Am I being selfish to want a third baby at 45 Doctors say she'd be putting herself and her baby at risk. But, TV presenter Kate Garraway aches for another child
08:11 GMT, 4 September 2012
The doctor looked at me with a mix of consternation and bewilderment. She had not diagnosed an incurable disease. She had merely informed me, crisply yet patiently, that at 45 my chance of having a baby was minuscule.
‘You just have to face it. The odds of conceiving are very low and in the unlikely event that you did become pregnant, statistically, the risks to you and your baby would be great.’
'Besides' — and here came the coup de grace — 'you’ve got two lovely children already . . .' Her voice trailed off, the thought unspoken, but clearly she was suppressing the urge to point out that I should be grateful.
Two won't do: Kate Garraway with her children, Darcey and Billy (left) and with her husband Derek Draper (right)
And, of course, I am. Supremely. I have a happy marriage and two much-loved children: a daughter, Darcey, six, and a three-year-old son, Billy.
So why did I feel this maelstrom of fury, sadness and guilt Why did I burst into tears and want to thump that poor, blameless doctor
The answer is because I yearn for a third child. It is like a gnawing pain, this ache to be pregnant; to experience again the extraordinary free-falling thrill of giving birth and starting afresh with that blank sheet: a new life.
Am I selfish to want to add to my family I know millions of people will say I am. Why can I not just be thankful for the children I’m blessed with
I have tried to quell the terrible pang of regret and envy I feel every time I see a mum pushing a newborn in a pram. But I fail.
Instead, I rage against my diminishing fertility. I feel I’m stranded in limbo between fecund motherhood and the menopause.
Much is written about parenting — its
joys and tribulations — and then about the transition into hot flushes,
night sweats and (if we’re lucky) a new life as a grandmother.
what about the purgatory we women in our mid-40s endure No one speaks
about that, but I believe it is a rite of passage as much as
adolescence. But this change is emotional rather than physical.
And I’ve reached it. I am not menopausal and it may be a decade before I am. But I hover in a no-man’s-land.
Kate with her five week old daughter, Darcey pictured in the GMTV studios, with fellow presenters Fiona Phillips (left) and Andrew Castle. She has revealed that she would lvoe another child at 45
Each month my period taunts me with the notion that I might — just — be able to have a baby.
But each month its arrival also signals the fact that I’m not pregnant. It presages a fresh flood of tears. I’ll sit down, watch a weepie, then trawl through my baby photo albums. It’s almost as if I’m turning the knife in the wound.
Derek, my husband, is a psychotherapist. He wouldn’t put it this way, but clearly he thinks I’m bonkers, poor love.
He adores our two children, but for reasons he would describe as 'logical' does not want another baby. And he tries, kindly, to cajole me out of the slough of despond.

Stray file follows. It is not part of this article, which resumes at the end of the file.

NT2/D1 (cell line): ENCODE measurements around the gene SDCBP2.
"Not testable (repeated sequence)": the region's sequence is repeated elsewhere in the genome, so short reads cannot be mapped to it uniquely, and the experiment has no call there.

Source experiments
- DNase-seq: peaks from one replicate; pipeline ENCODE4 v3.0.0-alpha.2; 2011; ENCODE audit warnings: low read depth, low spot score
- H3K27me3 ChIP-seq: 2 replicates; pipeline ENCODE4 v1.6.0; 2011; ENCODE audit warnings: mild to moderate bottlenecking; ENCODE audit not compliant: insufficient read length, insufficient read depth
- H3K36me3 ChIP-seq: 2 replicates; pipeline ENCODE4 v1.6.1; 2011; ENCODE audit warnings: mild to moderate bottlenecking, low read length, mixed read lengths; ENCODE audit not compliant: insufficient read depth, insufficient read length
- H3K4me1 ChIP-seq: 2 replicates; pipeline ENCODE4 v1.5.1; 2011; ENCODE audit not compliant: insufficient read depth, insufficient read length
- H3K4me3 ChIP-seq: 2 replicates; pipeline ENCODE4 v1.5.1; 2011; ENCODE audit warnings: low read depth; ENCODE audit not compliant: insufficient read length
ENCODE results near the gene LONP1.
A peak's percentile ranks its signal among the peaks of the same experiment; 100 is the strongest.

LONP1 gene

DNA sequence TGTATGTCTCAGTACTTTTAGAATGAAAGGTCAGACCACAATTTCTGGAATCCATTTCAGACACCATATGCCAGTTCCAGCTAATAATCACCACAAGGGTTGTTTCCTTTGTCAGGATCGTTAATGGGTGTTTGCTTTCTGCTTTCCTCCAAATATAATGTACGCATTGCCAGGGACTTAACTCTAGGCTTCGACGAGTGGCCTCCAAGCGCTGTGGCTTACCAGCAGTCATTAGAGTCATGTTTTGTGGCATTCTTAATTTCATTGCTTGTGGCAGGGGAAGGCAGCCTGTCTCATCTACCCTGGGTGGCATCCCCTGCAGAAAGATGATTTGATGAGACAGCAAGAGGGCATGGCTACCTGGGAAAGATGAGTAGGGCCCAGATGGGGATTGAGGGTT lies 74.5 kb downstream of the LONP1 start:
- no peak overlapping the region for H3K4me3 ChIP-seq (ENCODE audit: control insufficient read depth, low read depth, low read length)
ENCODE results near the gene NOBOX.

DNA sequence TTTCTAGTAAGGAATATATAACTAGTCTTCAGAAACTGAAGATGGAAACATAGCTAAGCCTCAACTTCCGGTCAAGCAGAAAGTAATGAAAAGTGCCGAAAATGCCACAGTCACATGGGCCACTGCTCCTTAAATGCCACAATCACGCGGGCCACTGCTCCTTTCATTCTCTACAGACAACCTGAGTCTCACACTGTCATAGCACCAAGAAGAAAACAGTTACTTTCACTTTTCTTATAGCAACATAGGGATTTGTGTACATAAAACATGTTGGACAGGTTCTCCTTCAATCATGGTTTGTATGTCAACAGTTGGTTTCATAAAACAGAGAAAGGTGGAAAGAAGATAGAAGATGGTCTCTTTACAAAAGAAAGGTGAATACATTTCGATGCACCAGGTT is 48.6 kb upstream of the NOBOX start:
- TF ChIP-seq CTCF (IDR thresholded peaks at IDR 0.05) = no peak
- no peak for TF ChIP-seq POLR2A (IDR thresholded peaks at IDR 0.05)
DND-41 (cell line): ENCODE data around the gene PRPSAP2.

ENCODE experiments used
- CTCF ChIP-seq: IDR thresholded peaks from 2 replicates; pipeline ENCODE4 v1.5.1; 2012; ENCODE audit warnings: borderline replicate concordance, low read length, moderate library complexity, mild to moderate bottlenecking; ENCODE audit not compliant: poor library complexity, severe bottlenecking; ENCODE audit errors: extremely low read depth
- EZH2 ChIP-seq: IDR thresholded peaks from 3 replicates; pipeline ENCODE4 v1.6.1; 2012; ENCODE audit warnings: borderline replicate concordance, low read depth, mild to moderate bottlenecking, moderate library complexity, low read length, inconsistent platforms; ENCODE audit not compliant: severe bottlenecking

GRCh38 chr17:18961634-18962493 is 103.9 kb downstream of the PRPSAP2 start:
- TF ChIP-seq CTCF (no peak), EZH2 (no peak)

But I am mourning, not just the end of
my fruitful years, but also what I sense is my dwindling sexual
attractiveness. Derek does his best to assure me he still finds me
desirable. But, perversely, I believe I know better.
Men are programmed to be attracted to young and fertile women and now, in my lowest moments, I fear I am neither.
for years I felt, irrationally, that I was impervious to ageing. I felt
lucky to look young for my years. And the fact that I fell pregnant
with Darcey easily and relatively late, when I was 38, seemed to confirm
that I had magically circumvented the ageing process.
Billy arrived when I was 42, bearing out my daft delusion that I could
outwit Mother Nature. So — silly as it sounds — it was a shock to
discover that day last year at the Well Woman clinic that I wouldn’t and
So how did I find myself there, asking naively why I hadn’t
been able to conceive, though I’d been trying to since Billy’s birth
started when I married Derek in September 2005. I was working as a
presenter on GMTV and was (just) pregnant with Darcey, who had been a
Kate craves another baby while her husband Derek doesn't
Derek and I agreed, to start with at least, that we wanted a big family: four children who would fill the house with noise and happy anarchy, and once they were grown, would return for huge family get-togethers on high days and holidays.
Darcey’s arrival confirmed my passion for motherhood. She came into the world with a look that said: 'Who the heck are you and what’s going to happen now'
She was Derek in a pink Babygro; a bundle of ceaseless energy: cheeky, inquisitive, endlessly defiant. Of course we were, and are, besotted with her.
Like all newborns, she threw our lives into chaos. I went back to work when she was 11 weeks old, and because my day on breakfast TV began — as it still does — long before dawn, I existed in a blurry, sleep-deprived, twilight world.
Derek and I shared the childcare with Darcey’s wonderful quartet of grandparents; even so, it felt as if we were constantly passing each other on the doorstep.
As I arrived home from work mid-morning, sweeping Darcey into my arms for her breast-feed, Derek would rush out of the door wiping baby sick off his lapel.
My brain was addled with tiredness. On my first day back at work, I made all sorts of gaffes. I remember introducing the latest Johnny Depp film as the Pirates Of Penzance instead of Pirates Of The Caribbean.
I was in milky-mother mode, padded up to the hilt and wearing a bra that looked like one of those conical creations by Jean Paul Gaultier.
I started the show as flat-chested as Kate Moss, but my breasts would swell to Dolly-Parton-like proportions within a couple of hours. I’d have to do an inelegant sprint to the dressing room to express milk during the advert breaks.